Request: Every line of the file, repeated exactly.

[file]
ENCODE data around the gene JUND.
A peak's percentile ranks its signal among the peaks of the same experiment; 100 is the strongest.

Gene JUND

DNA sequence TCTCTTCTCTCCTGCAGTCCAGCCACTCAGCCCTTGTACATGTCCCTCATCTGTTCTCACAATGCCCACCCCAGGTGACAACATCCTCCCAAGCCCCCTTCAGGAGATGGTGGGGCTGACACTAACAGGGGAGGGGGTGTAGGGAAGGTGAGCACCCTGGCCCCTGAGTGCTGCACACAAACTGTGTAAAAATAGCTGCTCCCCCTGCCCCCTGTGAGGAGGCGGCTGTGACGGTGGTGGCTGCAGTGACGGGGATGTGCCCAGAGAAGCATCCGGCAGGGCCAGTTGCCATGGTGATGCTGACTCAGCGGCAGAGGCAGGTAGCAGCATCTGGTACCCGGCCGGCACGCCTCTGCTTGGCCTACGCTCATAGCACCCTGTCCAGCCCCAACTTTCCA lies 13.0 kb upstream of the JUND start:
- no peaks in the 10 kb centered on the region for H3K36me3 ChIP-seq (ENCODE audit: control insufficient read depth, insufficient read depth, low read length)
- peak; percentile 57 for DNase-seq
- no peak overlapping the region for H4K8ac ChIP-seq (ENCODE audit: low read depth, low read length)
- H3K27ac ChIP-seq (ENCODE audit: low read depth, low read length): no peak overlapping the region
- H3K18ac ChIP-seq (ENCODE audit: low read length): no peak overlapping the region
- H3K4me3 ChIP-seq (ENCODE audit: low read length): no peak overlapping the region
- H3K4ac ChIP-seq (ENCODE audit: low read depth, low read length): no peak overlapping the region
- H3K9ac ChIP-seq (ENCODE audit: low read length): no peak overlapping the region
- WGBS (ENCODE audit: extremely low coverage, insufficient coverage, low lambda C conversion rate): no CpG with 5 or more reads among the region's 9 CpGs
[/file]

ENCODE data around the gene JUND.
A peak's percentile ranks its signal among the peaks of the same experiment; 100 is the strongest.

Gene JUND

DNA sequence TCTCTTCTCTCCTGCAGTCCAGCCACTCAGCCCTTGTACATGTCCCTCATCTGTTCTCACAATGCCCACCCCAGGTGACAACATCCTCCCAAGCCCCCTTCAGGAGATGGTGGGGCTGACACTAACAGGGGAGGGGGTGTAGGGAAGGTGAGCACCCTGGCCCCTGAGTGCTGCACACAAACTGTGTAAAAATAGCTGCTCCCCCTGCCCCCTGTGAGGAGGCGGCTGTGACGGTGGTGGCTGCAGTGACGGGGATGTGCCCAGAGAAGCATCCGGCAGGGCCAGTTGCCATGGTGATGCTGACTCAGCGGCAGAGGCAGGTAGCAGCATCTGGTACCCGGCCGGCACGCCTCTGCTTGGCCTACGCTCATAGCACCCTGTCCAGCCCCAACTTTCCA lies 13.0 kb upstream of the JUND start:
- no peaks in the 10 kb centered on the region for H3K36me3 ChIP-seq (ENCODE audit: control insufficient read depth, insufficient read depth, low read length)
- peak; percentile 57 for DNase-seq
- no peak overlapping the region for H4K8ac ChIP-seq (ENCODE audit: low read depth, low read length)
- H3K27ac ChIP-seq (ENCODE audit: low read depth, low read length): no peak overlapping the region
- H3K18ac ChIP-seq (ENCODE audit: low read length): no peak overlapping the region
- H3K4me3 ChIP-seq (ENCODE audit: low read length): no peak overlapping the region
- H3K4ac ChIP-seq (ENCODE audit: low read depth, low read length): no peak overlapping the region
- H3K9ac ChIP-seq (ENCODE audit: low read length): no peak overlapping the region
- WGBS (ENCODE audit: extremely low coverage, insufficient coverage, low lambda C conversion rate): no CpG with 5 or more reads among the region's 9 CpGs